It’s the next big thing in the photography world: dual camera smartphones, giving users the power of a wider and a longer lens built in to the phone, each with own imaging sensor. It’s like having a traditional camera with a wide angle lens and a telephoto lens mounted simultaneously. By circumventing the physical requirements a zoom lens would necessitate in a smartphone, or in other words: by avoiding having to build a massively protruding zoom lens in to a phone, engineers elegantly solve the problem that remained the big advantage of mirrorless and DSLR camera gear.
The processing power smartphone cameras offer is already pretty astonishing. According to several online reports, the iPhone 6s is perfectly capable of shooting better 4K video than professional and vastly more expensive camera gear. Now imagine that the next generation of those flat communication devices we hold in our palm and keep in our pocket can do what my beloved big high-end camera can do that cost me an arm and a leg.
It’s all still rumor, but a dual camera option might be the main reason why Apple is pushing ahead and could introduce the next-gen iPhone 7 already be this summer several months ahead of the usual yearly upgrade cycle in September.
The writing on the wall about SLR image quality delivered by smartphones became apparent when Apple bought the Israeli camera technology company LinX last year. The idea of combining several low resolution imagers to create a high resolution image has been around for years. Not that the iPhone will suddenly replace the DSLR, but users will enjoy a more DSLR-like experience with more versatile shooting options and more rendered details.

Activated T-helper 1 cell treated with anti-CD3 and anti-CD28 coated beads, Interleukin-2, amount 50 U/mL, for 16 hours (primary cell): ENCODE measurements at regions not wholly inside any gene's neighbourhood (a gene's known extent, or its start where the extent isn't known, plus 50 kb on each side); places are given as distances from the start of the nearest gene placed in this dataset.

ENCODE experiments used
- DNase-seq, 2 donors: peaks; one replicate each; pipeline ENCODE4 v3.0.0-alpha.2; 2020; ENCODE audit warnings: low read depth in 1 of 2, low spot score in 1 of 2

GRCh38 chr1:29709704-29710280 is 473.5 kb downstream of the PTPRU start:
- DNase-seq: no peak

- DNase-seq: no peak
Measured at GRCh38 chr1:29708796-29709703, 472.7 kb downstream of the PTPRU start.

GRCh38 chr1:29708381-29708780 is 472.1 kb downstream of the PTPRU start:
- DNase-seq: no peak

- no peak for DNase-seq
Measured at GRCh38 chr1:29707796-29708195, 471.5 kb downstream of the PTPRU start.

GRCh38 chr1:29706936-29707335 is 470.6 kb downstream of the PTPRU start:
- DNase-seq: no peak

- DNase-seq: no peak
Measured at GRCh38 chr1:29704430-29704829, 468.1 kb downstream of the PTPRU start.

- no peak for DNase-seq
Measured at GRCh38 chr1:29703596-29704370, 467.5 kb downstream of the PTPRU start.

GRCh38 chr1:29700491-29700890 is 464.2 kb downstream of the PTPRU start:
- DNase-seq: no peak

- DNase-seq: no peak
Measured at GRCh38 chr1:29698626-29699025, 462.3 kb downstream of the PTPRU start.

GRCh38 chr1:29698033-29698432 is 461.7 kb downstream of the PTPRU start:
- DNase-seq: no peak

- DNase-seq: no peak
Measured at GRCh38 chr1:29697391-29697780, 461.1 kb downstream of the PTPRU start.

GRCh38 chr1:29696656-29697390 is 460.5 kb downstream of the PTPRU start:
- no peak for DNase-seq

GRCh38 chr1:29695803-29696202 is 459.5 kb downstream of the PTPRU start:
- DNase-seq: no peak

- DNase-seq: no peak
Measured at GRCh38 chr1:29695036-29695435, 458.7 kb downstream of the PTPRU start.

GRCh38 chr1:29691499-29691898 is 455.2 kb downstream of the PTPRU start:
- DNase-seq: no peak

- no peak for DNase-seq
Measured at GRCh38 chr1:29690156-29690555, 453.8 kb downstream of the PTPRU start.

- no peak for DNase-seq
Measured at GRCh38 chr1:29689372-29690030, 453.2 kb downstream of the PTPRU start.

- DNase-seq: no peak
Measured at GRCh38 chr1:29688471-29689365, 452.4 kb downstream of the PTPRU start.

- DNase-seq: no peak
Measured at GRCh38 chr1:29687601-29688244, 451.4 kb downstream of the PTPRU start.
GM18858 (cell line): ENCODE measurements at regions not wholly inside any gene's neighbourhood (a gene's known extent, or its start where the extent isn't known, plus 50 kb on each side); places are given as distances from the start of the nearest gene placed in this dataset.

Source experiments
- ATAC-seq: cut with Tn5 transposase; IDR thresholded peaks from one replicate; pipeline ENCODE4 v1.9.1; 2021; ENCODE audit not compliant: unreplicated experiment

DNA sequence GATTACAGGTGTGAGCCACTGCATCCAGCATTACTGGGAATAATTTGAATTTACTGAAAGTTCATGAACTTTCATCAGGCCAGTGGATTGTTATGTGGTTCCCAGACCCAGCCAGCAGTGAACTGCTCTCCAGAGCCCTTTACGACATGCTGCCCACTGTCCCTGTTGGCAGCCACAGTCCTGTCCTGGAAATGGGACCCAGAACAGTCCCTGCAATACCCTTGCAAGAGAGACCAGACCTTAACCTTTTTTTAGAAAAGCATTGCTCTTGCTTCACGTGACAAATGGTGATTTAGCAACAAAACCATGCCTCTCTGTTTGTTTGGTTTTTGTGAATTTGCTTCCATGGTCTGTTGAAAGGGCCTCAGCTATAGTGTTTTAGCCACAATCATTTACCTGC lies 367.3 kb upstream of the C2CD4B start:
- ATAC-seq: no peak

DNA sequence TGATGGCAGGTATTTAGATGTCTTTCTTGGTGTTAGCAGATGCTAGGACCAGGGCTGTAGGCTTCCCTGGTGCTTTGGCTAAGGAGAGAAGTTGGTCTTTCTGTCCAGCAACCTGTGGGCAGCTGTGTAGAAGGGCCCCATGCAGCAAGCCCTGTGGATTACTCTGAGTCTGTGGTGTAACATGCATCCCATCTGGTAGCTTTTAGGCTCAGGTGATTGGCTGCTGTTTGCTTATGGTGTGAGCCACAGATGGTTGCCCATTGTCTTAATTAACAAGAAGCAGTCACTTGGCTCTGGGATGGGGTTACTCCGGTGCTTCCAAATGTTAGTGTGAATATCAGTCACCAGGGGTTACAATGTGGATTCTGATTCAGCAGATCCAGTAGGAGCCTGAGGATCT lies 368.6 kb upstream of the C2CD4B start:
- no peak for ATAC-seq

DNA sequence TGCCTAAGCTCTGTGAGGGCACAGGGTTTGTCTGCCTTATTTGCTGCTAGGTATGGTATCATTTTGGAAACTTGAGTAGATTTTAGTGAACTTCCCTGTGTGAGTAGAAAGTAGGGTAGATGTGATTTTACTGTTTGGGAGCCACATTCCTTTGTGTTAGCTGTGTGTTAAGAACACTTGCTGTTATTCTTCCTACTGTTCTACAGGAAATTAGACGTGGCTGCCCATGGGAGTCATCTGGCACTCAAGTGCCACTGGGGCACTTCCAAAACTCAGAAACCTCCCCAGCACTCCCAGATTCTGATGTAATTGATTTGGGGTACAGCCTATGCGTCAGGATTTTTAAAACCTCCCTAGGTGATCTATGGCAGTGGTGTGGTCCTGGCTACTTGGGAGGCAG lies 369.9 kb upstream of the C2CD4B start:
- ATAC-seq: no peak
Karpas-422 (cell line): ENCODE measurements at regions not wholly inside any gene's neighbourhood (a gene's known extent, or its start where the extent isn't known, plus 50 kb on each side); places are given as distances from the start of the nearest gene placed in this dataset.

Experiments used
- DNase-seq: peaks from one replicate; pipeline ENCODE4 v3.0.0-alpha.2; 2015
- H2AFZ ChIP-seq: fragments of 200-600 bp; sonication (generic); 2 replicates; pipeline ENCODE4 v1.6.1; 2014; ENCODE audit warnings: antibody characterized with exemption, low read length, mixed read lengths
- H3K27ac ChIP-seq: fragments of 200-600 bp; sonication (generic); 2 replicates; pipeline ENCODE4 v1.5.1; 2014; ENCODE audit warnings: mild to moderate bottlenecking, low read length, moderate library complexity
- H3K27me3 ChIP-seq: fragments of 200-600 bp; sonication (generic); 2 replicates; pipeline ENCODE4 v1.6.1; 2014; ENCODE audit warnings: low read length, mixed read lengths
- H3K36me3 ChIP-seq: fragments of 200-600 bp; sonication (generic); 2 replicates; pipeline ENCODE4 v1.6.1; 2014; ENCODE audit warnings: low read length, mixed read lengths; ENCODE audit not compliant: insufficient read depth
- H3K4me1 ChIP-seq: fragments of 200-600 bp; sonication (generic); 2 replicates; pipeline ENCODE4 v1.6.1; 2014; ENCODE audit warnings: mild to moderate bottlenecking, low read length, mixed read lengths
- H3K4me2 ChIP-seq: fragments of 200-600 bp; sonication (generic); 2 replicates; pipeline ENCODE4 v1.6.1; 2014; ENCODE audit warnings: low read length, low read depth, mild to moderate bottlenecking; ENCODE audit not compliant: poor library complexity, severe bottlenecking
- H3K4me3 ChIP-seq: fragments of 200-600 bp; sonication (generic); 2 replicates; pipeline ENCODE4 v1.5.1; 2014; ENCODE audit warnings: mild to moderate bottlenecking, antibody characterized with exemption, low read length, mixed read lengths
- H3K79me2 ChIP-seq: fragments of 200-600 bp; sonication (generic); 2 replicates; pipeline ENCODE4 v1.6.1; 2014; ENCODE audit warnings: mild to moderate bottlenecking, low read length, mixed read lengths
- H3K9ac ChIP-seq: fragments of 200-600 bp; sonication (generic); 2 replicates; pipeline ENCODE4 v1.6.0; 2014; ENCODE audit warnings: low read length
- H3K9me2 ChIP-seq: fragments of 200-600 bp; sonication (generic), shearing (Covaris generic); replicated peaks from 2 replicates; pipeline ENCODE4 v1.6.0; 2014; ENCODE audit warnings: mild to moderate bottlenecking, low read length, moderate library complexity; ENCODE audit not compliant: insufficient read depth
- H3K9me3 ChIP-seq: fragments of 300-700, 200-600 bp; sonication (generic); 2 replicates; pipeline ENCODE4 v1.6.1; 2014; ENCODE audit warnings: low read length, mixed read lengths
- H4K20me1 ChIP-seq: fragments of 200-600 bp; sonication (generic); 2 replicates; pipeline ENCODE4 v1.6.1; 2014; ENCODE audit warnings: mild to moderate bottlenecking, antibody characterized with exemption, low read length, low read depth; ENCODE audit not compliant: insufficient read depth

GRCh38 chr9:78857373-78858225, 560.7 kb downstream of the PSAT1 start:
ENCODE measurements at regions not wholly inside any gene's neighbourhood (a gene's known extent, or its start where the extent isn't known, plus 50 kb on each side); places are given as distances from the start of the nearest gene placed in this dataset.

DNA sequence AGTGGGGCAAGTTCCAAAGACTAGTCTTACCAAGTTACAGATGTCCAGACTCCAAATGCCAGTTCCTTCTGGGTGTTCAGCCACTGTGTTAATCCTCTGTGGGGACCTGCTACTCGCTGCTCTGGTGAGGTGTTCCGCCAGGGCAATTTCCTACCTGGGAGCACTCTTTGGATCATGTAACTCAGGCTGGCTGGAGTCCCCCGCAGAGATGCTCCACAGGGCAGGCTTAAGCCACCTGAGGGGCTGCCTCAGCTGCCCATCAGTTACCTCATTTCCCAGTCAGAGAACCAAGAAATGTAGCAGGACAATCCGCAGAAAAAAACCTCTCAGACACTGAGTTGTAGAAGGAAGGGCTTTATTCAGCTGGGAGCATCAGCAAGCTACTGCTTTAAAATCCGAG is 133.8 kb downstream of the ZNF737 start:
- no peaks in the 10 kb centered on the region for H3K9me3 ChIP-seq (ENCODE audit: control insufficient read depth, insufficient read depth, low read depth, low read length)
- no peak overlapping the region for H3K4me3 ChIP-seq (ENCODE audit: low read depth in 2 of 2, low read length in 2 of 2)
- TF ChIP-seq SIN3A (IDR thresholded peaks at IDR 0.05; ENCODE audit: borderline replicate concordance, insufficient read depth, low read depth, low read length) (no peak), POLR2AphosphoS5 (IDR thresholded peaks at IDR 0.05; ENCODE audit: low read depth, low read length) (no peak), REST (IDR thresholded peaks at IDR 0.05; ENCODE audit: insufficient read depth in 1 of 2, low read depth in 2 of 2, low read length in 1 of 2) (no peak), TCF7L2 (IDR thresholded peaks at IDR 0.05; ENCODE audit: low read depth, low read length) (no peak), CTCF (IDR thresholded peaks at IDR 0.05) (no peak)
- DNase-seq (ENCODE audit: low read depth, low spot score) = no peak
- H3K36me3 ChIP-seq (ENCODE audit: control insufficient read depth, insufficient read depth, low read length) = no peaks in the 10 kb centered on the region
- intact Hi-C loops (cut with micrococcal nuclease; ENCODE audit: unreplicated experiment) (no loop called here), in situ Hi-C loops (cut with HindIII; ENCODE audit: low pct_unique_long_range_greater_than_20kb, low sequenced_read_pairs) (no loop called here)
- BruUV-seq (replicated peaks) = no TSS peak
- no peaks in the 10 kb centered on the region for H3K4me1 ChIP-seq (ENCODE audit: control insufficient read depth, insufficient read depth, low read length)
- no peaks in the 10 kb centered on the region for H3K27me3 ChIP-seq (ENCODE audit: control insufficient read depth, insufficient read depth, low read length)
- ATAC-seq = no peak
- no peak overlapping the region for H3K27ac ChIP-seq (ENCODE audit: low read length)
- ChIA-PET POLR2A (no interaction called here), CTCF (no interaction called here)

Expect every major smartphone maker to offer flush dual camera systems. Apparently Huawei is following on the heels of Apple. Leaked photos of the Huawei P9 dual camera flagship show a distinctively iPhone-like device paired with Leica-made lenses (!) that could turn out to be a solid performer and not only draw some crowds away from the Apple fold, but also convert DSLR and mirrorless users for the sake of convenience, connectivity and mobility.
I’m not about to relinquish the beauty of a solidly built camera in my hands that has some weight and offers stability, but that’s dinosaur thinking. Apple already changed photography per se, now they’re leading the kill on a traditional industry in its final throes. Dual cameras are not the end of traditional camera gear, but the going will most certainly get even tougher for camera brands.
I’d recommend Canon, Nikon, Olympus & Co. to team up with a smartphone maker, something Leica just did. But who’s left for that kind of forward-looking diversification? Tech giant Sony plays in a league of its own and does everything in-house from scratch, including world-class leading sensor technology. Apple would never share some of its pie and Samsung is no less proprietary than Apple. BlackBerry is finished and mighty Microsoft for the time being cannibalizes the venerable (Nokia) Lumia brand.
One of those cases that innovation leads to further consolidation. But well I’m voting with my purse, the offer on the table that fits my needs best shall get the hard earned cash.